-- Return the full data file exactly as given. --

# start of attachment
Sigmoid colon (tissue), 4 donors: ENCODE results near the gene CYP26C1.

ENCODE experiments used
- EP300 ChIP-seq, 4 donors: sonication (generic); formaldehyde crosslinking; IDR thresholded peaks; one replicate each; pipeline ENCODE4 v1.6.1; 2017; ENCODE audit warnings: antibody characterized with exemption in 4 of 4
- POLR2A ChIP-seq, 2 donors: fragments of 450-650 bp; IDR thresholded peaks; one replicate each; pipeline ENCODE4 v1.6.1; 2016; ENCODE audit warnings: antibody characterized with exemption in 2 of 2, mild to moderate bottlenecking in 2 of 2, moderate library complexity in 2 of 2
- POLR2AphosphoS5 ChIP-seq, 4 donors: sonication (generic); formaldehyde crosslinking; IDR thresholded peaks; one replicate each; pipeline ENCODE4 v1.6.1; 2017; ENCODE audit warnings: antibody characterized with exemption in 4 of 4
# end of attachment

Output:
Sigmoid colon (tissue), 4 donors: ENCODE results near the gene CYP26C1.

ENCODE experiments used
- EP300 ChIP-seq, 4 donors: sonication (generic); formaldehyde crosslinking; IDR thresholded peaks; one replicate each; pipeline ENCODE4 v1.6.1; 2017; ENCODE audit warnings: antibody characterized with exemption in 4 of 4
- POLR2A ChIP-seq, 2 donors: fragments of 450-650 bp; IDR thresholded peaks; one replicate each; pipeline ENCODE4 v1.6.1; 2016; ENCODE audit warnings: antibody characterized with exemption in 2 of 2, mild to moderate bottlenecking in 2 of 2, moderate library complexity in 2 of 2
- POLR2AphosphoS5 ChIP-seq, 4 donors: sonication (generic); formaldehyde crosslinking; IDR thresholded peaks; one replicate each; pipeline ENCODE4 v1.6.1; 2017; ENCODE audit warnings: antibody characterized with exemption in 4 of 4